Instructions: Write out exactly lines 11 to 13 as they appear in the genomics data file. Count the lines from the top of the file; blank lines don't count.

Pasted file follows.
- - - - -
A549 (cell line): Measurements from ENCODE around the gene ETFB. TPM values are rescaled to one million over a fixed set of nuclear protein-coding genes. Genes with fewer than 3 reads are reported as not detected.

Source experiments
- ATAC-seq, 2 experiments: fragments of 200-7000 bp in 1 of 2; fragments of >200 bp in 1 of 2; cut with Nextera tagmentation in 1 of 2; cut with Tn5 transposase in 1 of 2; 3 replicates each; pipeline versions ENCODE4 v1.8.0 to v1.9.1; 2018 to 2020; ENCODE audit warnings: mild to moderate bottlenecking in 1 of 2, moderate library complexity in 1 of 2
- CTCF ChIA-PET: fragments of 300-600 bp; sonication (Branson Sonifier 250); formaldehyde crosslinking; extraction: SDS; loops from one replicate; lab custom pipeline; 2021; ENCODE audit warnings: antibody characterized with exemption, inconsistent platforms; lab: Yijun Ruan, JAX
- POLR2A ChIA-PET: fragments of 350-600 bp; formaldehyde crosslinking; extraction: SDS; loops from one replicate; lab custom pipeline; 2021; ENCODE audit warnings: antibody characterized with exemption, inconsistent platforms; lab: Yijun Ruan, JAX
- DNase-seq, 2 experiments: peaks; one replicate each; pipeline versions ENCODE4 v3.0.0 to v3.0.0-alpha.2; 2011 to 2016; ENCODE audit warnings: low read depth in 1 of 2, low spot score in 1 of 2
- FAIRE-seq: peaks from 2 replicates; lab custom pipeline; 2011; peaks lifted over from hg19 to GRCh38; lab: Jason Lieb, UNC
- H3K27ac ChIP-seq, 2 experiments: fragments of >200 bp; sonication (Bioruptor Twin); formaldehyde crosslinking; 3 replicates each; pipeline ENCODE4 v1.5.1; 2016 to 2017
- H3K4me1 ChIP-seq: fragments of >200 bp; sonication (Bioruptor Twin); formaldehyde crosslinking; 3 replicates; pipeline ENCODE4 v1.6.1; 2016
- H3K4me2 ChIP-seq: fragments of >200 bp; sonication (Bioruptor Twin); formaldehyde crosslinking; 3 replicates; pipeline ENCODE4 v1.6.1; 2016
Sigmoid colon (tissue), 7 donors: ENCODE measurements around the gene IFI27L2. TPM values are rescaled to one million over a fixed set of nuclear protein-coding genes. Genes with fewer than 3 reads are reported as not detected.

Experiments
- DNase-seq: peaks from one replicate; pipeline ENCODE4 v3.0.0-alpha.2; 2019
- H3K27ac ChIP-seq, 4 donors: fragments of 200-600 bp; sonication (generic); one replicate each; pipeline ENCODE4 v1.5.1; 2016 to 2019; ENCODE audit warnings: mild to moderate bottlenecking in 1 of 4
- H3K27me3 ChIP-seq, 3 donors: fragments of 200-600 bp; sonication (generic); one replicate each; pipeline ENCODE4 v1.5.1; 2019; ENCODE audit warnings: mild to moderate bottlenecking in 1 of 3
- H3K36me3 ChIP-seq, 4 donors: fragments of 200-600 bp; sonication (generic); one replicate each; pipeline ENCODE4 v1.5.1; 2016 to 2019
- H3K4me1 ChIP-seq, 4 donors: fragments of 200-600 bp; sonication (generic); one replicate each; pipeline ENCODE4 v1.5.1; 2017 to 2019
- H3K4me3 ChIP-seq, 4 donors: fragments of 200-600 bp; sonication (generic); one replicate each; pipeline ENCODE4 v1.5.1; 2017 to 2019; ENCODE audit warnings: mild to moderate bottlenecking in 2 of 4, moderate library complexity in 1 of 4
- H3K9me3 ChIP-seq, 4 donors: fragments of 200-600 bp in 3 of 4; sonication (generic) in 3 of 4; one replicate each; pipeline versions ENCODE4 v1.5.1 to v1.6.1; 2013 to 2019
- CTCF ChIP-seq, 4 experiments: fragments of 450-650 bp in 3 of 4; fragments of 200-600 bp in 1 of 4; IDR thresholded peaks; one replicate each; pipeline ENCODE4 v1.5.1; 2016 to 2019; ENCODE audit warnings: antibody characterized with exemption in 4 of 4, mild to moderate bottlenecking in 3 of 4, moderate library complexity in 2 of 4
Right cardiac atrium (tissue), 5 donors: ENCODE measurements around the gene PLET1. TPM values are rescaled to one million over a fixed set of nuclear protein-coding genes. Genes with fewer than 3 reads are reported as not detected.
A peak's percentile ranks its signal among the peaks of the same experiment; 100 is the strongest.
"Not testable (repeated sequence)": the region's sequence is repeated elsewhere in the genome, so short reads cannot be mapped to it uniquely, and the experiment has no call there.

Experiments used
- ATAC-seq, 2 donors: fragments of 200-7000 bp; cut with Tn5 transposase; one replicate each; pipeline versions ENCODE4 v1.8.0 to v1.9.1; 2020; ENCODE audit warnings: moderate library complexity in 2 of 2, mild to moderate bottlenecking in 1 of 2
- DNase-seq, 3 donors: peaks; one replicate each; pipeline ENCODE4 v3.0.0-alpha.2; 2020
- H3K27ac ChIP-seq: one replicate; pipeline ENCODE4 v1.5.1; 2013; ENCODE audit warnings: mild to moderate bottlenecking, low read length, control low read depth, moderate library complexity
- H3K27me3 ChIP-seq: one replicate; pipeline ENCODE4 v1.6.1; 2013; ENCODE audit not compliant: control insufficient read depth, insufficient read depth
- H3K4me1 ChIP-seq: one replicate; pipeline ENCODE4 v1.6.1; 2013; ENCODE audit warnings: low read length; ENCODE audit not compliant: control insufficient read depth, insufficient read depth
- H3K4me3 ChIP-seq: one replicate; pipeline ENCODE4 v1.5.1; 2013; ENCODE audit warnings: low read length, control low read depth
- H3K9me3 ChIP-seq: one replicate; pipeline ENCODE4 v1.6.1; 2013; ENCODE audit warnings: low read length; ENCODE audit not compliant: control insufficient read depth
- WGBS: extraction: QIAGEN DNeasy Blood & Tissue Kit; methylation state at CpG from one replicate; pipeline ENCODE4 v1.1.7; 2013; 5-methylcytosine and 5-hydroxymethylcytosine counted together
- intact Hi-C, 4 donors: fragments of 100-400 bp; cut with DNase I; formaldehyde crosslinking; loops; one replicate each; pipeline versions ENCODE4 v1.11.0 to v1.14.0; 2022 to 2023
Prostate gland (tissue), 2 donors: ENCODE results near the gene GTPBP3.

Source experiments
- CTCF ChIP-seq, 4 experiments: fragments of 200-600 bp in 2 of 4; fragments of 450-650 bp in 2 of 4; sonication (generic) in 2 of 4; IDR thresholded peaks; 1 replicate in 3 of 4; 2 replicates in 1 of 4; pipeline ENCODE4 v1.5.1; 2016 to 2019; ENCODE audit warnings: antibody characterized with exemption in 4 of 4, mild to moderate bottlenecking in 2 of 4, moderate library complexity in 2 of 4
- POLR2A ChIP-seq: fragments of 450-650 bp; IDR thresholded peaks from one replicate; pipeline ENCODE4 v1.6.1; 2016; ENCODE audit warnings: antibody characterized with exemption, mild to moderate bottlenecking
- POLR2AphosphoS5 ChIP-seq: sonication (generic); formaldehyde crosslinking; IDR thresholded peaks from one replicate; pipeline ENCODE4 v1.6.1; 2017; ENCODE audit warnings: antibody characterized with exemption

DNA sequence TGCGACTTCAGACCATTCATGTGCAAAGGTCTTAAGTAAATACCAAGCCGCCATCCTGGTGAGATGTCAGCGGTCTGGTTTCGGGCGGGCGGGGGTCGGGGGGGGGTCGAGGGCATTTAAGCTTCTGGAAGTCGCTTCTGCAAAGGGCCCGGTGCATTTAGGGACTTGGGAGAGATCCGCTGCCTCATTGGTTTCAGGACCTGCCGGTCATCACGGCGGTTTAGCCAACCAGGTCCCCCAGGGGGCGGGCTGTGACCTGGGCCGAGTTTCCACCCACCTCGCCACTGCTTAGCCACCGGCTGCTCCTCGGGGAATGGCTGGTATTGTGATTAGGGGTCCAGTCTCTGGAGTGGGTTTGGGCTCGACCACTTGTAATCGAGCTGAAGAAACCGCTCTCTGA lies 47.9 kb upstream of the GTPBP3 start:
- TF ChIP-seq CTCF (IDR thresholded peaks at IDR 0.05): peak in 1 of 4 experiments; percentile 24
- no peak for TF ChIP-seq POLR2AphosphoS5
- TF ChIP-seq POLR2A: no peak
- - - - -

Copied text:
Sigmoid colon (tissue), 7 donors: ENCODE measurements around the gene IFI27L2. TPM values are rescaled to one million over a fixed set of nuclear protein-coding genes. Genes with fewer than 3 reads are reported as not detected.

Experiments
- DNase-seq: peaks from one replicate; pipeline ENCODE4 v3.0.0-alpha.2; 2019